Have you taken a walk in your Seattle neighborhood lately to enjoy the early signs of spring? You may notice an occasional sweet smell that causes you to turn your head and search for the source. Or maybe you will round a corner to discover a cluster of bright red tulips along the sidewalk. Perhaps the best of all is a row of flowering fruit trees that form an arch over the walkway. These spots of cheer provide a relief to the cold, hard pavement and an overcast Seattle sky. They may inspire you to start your own garden along the street in front of your own home.
Flowers and trees are not the only things you will see growing this time of year along Seattle streets. There are also occasional planting strips that have been recently prepared for planting vegetables, and some with cool-weather produce well underway. More and more Seattleites are cultivating their planting strips–the area between the sidewalk and the roadway–to make good use of this space.
While some planting strip gardens are casual and others more formal, there are important considerations for all gardeners who aim to have their work be a benefit, not a hindrance to their neighborhood. Public streets and sidewalks are meant to provide a safe and convenient right-of-way for travelers, including elderly or disabled persons. This means the full width of the sidewalk must be unobstructed by brush invading the walkway or by dirt spilling over from flower beds. Passengers climbing out of cars parked along the curb must be able to freely open the car door, step out, and get to the sidewalk without performing acrobatics over unruly shrubs or bumping into the hard-edged boards of raised beds. Motorists emerging from their driveways or traveling down the avenue must be able to see far enough down the street and around the next corner to stay out of the path of oncoming traffic. Any obstructions must be well clear of traffic signs, fire hydrants and utility poles.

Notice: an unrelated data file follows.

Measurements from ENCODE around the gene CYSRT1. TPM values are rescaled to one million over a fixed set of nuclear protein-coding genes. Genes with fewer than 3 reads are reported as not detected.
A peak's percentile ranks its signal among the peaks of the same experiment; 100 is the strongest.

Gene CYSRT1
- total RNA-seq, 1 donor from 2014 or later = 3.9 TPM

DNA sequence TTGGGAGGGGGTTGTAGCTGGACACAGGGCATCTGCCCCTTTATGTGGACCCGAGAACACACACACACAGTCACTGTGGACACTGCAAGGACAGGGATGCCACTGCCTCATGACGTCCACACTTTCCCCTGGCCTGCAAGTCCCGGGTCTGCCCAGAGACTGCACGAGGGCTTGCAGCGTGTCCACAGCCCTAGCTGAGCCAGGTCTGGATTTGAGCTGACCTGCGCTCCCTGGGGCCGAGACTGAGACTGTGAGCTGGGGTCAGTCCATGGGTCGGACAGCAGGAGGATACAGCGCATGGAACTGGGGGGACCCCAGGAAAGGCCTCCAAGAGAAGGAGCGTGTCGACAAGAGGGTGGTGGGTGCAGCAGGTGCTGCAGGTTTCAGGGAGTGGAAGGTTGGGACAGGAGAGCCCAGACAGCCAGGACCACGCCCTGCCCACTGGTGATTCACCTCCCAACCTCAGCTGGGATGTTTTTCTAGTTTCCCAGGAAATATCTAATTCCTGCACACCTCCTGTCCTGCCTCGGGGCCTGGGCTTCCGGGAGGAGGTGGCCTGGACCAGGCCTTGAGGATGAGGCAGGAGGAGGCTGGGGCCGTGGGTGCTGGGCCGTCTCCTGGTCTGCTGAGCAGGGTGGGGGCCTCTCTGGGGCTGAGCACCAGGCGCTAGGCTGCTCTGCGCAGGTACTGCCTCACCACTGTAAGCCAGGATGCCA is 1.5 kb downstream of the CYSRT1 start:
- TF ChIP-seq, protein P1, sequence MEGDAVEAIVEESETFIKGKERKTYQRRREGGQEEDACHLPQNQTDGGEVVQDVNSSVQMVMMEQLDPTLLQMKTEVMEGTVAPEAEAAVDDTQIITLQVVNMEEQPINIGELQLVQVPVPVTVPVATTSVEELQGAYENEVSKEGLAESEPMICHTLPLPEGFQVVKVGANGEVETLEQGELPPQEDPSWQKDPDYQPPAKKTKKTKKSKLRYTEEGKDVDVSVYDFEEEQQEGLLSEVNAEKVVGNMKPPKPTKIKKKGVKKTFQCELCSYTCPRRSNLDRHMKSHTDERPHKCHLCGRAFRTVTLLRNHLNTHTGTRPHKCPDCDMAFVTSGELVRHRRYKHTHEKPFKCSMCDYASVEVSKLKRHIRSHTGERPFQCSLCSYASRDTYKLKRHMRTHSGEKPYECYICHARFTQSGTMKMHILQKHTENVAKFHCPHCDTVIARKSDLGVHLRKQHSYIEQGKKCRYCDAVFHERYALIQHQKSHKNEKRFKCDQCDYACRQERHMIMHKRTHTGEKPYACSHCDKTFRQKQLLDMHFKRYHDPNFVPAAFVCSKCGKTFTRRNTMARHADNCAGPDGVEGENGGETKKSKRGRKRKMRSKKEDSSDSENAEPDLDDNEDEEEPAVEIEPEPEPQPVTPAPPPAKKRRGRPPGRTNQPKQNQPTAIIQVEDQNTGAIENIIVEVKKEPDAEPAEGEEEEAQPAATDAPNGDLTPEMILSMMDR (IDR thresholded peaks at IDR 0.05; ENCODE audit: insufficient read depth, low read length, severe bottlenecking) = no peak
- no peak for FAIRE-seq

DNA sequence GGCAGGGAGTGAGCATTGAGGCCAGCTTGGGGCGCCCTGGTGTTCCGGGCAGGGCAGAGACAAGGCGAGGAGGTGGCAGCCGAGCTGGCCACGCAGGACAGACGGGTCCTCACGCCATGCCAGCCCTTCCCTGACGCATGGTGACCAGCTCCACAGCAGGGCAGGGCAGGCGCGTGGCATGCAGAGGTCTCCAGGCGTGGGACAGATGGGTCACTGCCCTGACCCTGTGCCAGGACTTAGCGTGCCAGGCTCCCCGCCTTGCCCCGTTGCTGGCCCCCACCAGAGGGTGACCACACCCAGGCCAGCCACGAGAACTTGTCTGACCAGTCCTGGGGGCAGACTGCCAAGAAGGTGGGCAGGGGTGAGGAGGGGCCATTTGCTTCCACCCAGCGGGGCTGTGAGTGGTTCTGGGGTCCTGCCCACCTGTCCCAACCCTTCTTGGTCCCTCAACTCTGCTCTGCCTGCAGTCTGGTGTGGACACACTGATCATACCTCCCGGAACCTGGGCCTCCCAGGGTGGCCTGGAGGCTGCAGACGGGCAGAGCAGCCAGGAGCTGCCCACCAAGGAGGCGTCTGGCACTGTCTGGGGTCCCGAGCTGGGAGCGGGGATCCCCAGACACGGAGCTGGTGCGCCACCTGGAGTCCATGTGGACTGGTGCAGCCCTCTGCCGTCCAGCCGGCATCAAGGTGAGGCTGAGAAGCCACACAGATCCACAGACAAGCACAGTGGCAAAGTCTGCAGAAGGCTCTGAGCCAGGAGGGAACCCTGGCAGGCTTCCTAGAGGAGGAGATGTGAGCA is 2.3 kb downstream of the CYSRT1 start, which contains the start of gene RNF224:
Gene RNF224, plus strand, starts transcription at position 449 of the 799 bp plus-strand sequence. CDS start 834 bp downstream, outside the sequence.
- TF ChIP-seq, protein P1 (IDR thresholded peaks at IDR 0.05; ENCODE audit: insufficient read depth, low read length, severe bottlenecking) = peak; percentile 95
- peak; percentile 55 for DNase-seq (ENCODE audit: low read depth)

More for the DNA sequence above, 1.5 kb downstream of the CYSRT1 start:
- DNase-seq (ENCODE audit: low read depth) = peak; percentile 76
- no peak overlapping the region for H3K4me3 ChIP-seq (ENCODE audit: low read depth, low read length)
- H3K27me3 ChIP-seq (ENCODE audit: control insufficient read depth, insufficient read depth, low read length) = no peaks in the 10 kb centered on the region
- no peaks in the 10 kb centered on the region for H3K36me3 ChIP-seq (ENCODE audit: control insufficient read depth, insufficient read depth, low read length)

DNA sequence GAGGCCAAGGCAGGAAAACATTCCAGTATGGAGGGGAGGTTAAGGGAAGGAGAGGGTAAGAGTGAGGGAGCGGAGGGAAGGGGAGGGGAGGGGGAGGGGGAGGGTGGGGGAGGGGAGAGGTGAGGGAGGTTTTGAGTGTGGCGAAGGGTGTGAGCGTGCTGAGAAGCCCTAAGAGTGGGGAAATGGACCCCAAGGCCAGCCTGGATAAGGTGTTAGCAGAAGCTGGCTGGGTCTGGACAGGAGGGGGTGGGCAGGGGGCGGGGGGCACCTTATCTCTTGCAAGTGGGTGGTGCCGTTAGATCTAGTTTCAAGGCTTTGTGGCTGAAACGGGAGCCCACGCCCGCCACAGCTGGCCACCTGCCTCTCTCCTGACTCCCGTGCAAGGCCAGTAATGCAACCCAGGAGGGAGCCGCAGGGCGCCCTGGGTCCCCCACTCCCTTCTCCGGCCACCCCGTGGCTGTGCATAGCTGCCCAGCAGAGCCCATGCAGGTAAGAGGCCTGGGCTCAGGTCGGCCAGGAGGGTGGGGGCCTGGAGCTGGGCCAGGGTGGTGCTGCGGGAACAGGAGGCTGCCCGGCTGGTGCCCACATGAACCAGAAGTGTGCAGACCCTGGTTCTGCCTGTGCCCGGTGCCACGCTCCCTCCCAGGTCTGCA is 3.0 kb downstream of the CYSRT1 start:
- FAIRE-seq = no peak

Help is available to gardeners who are planning to cultivate their planting strips. To ensure that streets and sidewalks remain safe and passable, there are city specifications that provide a design standard for planting strip gardens. Two client assistance memos from the Seattle Department of Transportation are available online, and Seattle Public Utilities has a Web page about growing food in planting strips:
- Planting Strip Paving and Tree Planting Rules
- Gardening in Planting Strips
- Growing Food in Planting Strips
There are neighborhood garden and environmental associations such as Seattle Tilth that provide encouragement and coaching to residents who want to transform previously overlooked areas of their property into productive gardens. You can sign up for a Seattle Tilth class.